Se­ri­ous About Cit­rus

One man boasts a sweet col­lec­tion.


What­ever you do, don’t ask Gene Lester his fa­vorite va­ri­ety of cit­rus. The 85-year-old—who can be at turns crusty and charm­ing, and is still as sharp as a cle­men­tine is sweet—has been grow­ing cit­rus trees for nearly half a cen­tury. His 12-acre farm in the hills above Wat­sonville, Cal­i­for­nia, which in­cludes some 250 va­ri­eties, is the largest known pri­vate col­lec­tion of the fruits in the United States, ac­cord­ing to the Mon­terey Bay chap­ter of the Cal­i­for­nia Rare Fruit Grow­ers Inc. But Gene says he doesn’t like to use the word “fa­vorite” when re­fer­ring to his cit­rus va­ri­eties be­cause “it’s like say­ing who your fa­vorite child is.”

Still, he will talk up his pre­ferred species, the man­darin or­ange, which in­cludes clemen­tines and tan­ger­ines. “I guess I have about 50 va­ri­eties of man­darins and man­darin hy­brids, and they’re all dif­fer­ent; they all taste dif­fer­ent,” Gene says. “So those would be on the top of my list.

“Or­anges are an­other mat­ter,” he says. “I don't gen­er­ally grow or­anges be­cause I have lim­ited space and en­ergy to put into grow­ing them, so why would I spend the time grow­ing or­anges when I can go down to the store and I can buy a bag of them for a dol­lar?”

Gene is not by her­itage or school­ing an or­chardist. He grew up about

8 miles from down­town Los An­ge­les, in Al­ham­bra, Cal­i­for­nia, later study­ing math­e­mat­ics at the Univer­sity of Cal­i­for­nia, Los An­ge­les. For nearly 34 years he worked in soft­ware de­vel­op­ment man­age­ment for IBM, his ca­reer tak­ing him from Stock­holm, Swe­den, to Florida, and then back to Cal­i­for­nia. It wasn’t un­til he moved to San Jose in 1974 that he be­gan his cit­rus col­lec­tion, mov­ing it to his cur­rent or­chard in Wat­sonville in the mid-1980s.

“I’m just a nat­u­ral col­lec­tor,” Gene says. “I col­lect a lot of things. I col­lect stamps and an­tique cars. I col­lect books. I col­lect com­put­ers. My par­ents were col­lec­tors, and that’s a nat­u­ral in­cli­na­tion that I have. If I see one and there’s more around to make a set, I tend to think I need to col­lect that set. It’s an ob­ses­sion.”

Gene grows more than cit­rus. At one time he also tended 500 va­ri­eties of ap­ple trees, al­though he’s let most of them go, call­ing it “too much work.” There are also a few pear, nec­tarine, apri­cot and plum trees in his or­chard, along­side his roughly 300 cit­rus trees. He doesn’t grow peaches, fear­ing peach leaf curl dis­ease, which is preva­lent in the re­gion. Gene does grow grape­fruit and pome­los, al­though cool nights in his area cause the rinds to thicken and mat­u­ra­tion to slow. He’s a fan of Meyer lemons as well. “They are ever­bear­ing,” he says. “There’s al­ways some­thing on the plant. They’re very juicy; they have a unique fla­vor and aroma, and they make won­der­ful pies.”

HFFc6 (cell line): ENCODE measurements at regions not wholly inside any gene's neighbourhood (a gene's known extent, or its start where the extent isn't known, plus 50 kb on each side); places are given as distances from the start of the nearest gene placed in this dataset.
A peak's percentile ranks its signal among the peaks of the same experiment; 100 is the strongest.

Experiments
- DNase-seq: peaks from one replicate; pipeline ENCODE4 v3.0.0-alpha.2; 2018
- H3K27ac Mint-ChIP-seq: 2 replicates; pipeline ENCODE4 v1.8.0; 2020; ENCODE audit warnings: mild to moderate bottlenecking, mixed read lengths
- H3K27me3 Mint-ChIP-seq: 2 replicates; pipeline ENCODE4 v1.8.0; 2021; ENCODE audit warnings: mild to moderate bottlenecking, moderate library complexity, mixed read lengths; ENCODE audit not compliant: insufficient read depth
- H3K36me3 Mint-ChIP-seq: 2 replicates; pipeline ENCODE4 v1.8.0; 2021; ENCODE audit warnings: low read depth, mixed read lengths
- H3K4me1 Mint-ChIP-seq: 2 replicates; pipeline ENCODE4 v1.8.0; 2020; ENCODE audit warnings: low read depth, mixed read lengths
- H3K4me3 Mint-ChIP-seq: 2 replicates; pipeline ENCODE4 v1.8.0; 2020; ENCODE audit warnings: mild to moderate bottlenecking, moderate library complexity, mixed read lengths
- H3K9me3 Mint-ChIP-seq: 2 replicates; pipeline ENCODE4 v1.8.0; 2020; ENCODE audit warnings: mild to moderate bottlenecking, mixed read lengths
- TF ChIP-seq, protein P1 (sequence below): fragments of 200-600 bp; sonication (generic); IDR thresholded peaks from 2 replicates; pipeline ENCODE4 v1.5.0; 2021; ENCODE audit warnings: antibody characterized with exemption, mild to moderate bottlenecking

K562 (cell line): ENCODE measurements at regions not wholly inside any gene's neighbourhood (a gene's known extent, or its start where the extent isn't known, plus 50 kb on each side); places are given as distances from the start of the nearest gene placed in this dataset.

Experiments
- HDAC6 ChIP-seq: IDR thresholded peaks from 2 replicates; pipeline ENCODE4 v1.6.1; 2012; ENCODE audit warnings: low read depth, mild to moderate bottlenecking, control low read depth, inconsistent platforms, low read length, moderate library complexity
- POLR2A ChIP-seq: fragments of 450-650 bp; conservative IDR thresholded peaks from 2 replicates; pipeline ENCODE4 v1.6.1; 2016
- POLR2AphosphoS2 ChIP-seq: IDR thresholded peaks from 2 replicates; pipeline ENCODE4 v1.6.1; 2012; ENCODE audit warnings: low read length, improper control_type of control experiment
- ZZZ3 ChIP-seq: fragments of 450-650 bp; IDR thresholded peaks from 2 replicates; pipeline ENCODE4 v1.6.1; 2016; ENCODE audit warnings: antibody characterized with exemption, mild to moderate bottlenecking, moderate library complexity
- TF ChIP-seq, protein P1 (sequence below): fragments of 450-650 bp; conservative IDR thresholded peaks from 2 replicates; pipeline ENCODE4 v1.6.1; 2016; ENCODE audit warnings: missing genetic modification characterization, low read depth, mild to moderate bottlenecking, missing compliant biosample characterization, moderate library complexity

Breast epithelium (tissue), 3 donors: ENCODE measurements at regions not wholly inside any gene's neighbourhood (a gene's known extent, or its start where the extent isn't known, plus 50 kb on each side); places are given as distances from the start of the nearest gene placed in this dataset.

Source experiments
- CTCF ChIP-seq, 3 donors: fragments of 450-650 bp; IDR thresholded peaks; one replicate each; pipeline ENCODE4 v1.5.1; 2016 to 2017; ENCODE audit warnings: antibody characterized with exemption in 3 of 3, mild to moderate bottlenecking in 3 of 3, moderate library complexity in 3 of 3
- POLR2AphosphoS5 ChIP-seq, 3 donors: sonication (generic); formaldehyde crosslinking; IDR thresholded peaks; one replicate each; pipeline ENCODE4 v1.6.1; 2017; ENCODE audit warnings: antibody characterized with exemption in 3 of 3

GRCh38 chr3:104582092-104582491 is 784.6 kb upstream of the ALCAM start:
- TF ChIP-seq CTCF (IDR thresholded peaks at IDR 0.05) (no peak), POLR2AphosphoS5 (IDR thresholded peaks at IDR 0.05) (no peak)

Rather than sell his cit­rus—a tough propo­si­tion when he only has one or two trees of each va­ri­ety, not enough for com­mer­cial dis­tri­bu­tion—Gene gives it away to friends and dur­ing the tours he hosts for or­ga­ni­za­tions like the Cal­i­for­nia Rare Fruit Grow­ers (CRFG). He sup­plies Man­resa, a restau­rant in nearby Los Gatos with a cov­eted three-star Miche­lin Guide rat­ing, with fruit for its an­nual cit­rus themed din­ner. Asked if he at­tends, Gene replies with good-na­tured blus­ter. “At­tend? I’m the guest of honor!”

Al­though he takes a sur­pris­ingly hands-off ap­proach to his or­chard— nei­ther amend­ing his clay soil nor us­ing much fer­til­izer—he does re­quire help from time to time, par­tic­u­larly since Parkin­son’s dis­ease has be­gun to make it dif­fi­cult for him to get around.

Vol­un­teers from CRFG pitch in with chores such as cut­ting back dead­wood, which has in­creased be­cause of the state’s mul­ti­year drought, and lay­ing down wood chips to help re­tain mois­ture, de­ter weeds and keep tree roots cool. They’ve also re­cently helped in­stall an over­head wa­ter­ing sys­tem, re­plac­ing the ir­ri­gation emit­ters that Gene says had been be­dev­il­ing him by clog­ging.

Gene may no longer work the land as he once did, but his love for it re­mains un­changed. “From my perch here above Mon­terey Bay,” he says, “I can see prob­a­bly a thou­sand square miles. I can see all the way to the cur­va­ture of the Earth. You know, I got a bonus that I didn’t know about when I bought this prop­erty. It’s on a ridge, at about 800 feet, and the heat from down below flows up this way. It cre­ates a very small area that we call the Ba­nana Belt. You can grow un­usual things here. I grow av­o­ca­dos; my neigh­bor has macadamia nuts. It’s re­ally a unique lo­ca­tion, and I wish I could say I had dis­cov­ered all that ahead of time and planned it, but it was re­ally just serendip­ity.”

“If I see one and there’s more around to make a set, I tend to think I need to col­lect that set.”

Th­ese man­darins are just one of about 250 va­ri­eties of cit­rus Gene Lester has amassed in his Cal­i­for­nia grove—a liv­ing mu­seum of sweet and tart.

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